Thursday, April 21, 2005

Iraq - The Damage Really Done.

$300 billion dollars of US taxpayer money (well over $1000 for every man woman and child in the country), an unbeatable inurgency, mounting casualties, a crumbling coalition, no exit strategy, an incompetent Iraq on the verge of civil war, lasting and serious damage to US diplomatic prestige, and the dismantling of the fabric of the US Army and Marine Corps.

Yep, Iraq's one helluva party.

But the long term kicker's even worse.

Because our little Iraq adventure has turned The Islamic Republic of Iran into a major world power we will be hard pressed to control.

The Iranian diplomatic performance in the past three or four years is up there with the genius of Bismarck in the late nineteenth century when he turned backwater Prussia into the warrior heart of the German uber-state. But just like Bismarck, the Iranians couldn't do it without a little help fro their enemies.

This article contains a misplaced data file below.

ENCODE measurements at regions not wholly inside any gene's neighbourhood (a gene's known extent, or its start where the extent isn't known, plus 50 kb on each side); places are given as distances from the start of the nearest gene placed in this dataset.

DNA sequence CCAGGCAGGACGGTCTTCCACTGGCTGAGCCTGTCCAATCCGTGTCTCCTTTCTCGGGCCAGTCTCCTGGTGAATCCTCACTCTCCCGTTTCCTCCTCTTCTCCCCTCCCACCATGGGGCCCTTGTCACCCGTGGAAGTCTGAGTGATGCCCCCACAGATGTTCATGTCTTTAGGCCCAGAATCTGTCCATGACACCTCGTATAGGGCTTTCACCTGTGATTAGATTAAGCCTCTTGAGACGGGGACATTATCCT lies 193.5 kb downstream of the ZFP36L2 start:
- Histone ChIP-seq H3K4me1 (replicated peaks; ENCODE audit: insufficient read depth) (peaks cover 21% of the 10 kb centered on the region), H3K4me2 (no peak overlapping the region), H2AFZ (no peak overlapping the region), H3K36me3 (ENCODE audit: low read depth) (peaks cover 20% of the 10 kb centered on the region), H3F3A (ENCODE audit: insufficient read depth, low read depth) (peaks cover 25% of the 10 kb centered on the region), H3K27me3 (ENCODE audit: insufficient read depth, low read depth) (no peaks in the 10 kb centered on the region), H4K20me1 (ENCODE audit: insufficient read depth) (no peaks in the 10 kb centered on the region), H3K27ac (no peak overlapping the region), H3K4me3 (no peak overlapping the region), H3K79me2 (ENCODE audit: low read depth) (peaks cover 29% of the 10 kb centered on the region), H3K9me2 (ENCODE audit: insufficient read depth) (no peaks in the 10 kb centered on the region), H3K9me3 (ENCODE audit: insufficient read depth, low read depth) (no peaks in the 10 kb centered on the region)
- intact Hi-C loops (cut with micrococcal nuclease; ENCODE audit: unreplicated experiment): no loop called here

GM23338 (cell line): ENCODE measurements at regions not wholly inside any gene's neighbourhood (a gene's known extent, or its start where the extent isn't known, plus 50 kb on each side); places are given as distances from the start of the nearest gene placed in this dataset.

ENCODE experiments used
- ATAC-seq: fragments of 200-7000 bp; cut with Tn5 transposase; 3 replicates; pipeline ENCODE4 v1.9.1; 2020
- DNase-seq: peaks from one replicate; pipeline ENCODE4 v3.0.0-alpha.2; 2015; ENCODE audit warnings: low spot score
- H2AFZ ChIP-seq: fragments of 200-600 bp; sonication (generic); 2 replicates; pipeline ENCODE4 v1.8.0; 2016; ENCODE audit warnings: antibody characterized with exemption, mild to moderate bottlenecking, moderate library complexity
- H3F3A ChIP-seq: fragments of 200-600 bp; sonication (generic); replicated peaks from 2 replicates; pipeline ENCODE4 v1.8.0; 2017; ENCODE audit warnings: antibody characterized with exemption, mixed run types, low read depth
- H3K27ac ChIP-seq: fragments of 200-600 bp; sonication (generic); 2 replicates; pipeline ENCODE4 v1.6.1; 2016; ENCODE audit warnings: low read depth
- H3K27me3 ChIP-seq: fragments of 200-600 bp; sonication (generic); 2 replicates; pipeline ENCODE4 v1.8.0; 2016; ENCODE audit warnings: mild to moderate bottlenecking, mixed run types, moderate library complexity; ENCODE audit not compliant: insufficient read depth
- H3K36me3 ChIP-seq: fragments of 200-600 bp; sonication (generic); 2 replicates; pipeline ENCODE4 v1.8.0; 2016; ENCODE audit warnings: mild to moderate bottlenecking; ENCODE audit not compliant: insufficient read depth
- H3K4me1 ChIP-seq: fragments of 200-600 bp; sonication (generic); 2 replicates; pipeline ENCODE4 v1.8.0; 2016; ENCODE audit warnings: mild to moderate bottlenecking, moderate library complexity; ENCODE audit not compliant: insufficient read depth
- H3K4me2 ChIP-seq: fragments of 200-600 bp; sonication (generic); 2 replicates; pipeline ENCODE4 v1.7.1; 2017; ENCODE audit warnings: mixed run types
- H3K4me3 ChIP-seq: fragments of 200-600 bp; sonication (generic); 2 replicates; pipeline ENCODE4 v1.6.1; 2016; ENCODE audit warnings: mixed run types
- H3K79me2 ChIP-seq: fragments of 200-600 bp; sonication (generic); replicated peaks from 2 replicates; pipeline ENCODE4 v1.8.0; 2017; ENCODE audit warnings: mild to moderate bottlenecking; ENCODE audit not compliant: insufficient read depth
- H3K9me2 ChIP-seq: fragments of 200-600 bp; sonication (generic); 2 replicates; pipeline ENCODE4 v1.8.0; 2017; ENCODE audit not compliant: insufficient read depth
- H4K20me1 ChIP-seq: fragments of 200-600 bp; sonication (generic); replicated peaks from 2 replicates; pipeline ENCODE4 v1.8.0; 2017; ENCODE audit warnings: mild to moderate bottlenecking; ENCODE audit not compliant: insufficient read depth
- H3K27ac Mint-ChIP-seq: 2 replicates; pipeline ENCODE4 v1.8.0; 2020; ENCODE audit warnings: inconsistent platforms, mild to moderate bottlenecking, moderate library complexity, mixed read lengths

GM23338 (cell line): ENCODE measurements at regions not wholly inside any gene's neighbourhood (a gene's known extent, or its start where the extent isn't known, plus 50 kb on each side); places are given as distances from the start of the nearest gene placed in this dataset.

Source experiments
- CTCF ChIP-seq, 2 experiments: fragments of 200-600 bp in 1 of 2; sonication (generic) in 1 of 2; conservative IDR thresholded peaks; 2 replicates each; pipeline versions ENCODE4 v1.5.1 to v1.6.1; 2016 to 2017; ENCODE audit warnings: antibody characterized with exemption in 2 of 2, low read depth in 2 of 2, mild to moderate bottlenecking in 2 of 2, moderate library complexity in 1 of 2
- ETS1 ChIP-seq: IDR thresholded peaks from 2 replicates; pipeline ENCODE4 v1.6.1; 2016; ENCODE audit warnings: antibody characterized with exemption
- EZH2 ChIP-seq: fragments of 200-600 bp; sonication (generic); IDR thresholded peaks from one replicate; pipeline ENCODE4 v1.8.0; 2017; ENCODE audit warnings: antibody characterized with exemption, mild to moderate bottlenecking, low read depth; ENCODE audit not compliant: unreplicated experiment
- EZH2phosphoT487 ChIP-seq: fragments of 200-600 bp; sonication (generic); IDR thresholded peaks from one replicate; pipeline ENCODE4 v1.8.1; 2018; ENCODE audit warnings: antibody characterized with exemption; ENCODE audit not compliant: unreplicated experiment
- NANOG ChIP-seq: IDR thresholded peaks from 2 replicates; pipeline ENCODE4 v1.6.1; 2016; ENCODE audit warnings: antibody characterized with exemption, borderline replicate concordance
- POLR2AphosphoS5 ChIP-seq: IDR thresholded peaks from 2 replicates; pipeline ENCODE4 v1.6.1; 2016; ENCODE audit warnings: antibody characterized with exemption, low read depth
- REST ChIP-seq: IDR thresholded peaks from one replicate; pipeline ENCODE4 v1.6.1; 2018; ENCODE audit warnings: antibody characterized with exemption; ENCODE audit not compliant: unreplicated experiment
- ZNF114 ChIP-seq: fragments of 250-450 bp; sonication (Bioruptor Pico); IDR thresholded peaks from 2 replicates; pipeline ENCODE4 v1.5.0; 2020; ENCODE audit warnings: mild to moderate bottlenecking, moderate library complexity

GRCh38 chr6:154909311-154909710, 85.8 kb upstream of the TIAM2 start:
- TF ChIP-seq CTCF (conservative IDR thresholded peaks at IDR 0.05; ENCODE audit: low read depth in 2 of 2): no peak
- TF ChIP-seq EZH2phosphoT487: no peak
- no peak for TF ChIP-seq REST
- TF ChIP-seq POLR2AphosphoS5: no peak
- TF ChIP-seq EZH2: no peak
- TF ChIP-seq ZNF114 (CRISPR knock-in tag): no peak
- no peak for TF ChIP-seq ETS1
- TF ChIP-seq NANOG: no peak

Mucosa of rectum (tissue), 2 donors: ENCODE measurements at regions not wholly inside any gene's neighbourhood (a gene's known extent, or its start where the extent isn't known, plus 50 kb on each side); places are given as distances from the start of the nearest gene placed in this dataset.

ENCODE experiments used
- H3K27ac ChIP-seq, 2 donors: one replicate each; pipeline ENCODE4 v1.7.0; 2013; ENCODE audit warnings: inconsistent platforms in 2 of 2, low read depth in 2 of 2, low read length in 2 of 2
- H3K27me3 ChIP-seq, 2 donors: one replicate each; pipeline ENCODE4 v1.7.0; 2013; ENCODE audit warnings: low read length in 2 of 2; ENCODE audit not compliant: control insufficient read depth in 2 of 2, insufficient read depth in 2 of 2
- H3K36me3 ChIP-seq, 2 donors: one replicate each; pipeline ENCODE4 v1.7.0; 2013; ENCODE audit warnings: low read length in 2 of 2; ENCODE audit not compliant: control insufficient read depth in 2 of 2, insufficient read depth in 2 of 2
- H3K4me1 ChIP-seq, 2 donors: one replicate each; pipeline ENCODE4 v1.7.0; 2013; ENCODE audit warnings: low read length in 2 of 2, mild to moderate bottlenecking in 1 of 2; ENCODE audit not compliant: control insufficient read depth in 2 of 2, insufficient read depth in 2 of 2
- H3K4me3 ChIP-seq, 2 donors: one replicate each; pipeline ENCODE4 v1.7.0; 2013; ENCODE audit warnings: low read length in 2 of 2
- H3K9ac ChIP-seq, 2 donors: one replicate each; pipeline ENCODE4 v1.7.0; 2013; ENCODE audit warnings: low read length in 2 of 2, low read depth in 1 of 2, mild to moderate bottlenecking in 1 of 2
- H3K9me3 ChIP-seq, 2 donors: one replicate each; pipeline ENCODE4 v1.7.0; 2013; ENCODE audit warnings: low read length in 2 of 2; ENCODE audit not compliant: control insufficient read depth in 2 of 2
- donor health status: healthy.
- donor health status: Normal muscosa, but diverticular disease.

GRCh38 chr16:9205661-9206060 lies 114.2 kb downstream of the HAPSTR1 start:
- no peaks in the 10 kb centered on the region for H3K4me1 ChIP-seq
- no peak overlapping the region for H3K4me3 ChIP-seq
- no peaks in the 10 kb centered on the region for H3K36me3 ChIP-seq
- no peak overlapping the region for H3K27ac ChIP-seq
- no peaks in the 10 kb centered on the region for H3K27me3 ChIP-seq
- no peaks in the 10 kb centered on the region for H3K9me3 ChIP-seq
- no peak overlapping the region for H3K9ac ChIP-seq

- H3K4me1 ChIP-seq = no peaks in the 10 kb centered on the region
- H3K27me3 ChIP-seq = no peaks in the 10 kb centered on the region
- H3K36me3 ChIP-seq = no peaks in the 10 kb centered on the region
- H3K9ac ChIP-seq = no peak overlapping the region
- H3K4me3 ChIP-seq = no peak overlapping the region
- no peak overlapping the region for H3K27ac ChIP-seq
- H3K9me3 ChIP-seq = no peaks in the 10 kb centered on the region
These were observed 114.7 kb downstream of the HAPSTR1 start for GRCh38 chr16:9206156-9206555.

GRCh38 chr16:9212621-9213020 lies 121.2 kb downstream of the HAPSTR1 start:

In only a few months, we've given Iran what years of war and bloodshed with Iraq constantly denied them. A passport to control their western neighbor. And it all went like clockwork.

They used Ahmed Chalabi brilliantly to sucker the US into the invasion. He knew full well there were no WMD (remember them?), but his Tehran controllers also knew that the Bush administration would believe his and "Curveball's" carpetbagging hokum, because that is how they operate themselves. Bush's people sell stories. It stands to reason they'll buy the ones they want to hear. And now, with the Shiites firmly in control, and the Kurds just waiting for their chance to ditch the failing Iraqi state, the Iranians are poised to take over in all but name. With the Americans unlikely to ever listen to them after Bremer's Baathist clean out blunder, it's no wonder the Sunnis are fighting so hard to get their power back. They face generations of retribution from Tehran-led Shiites if they don't.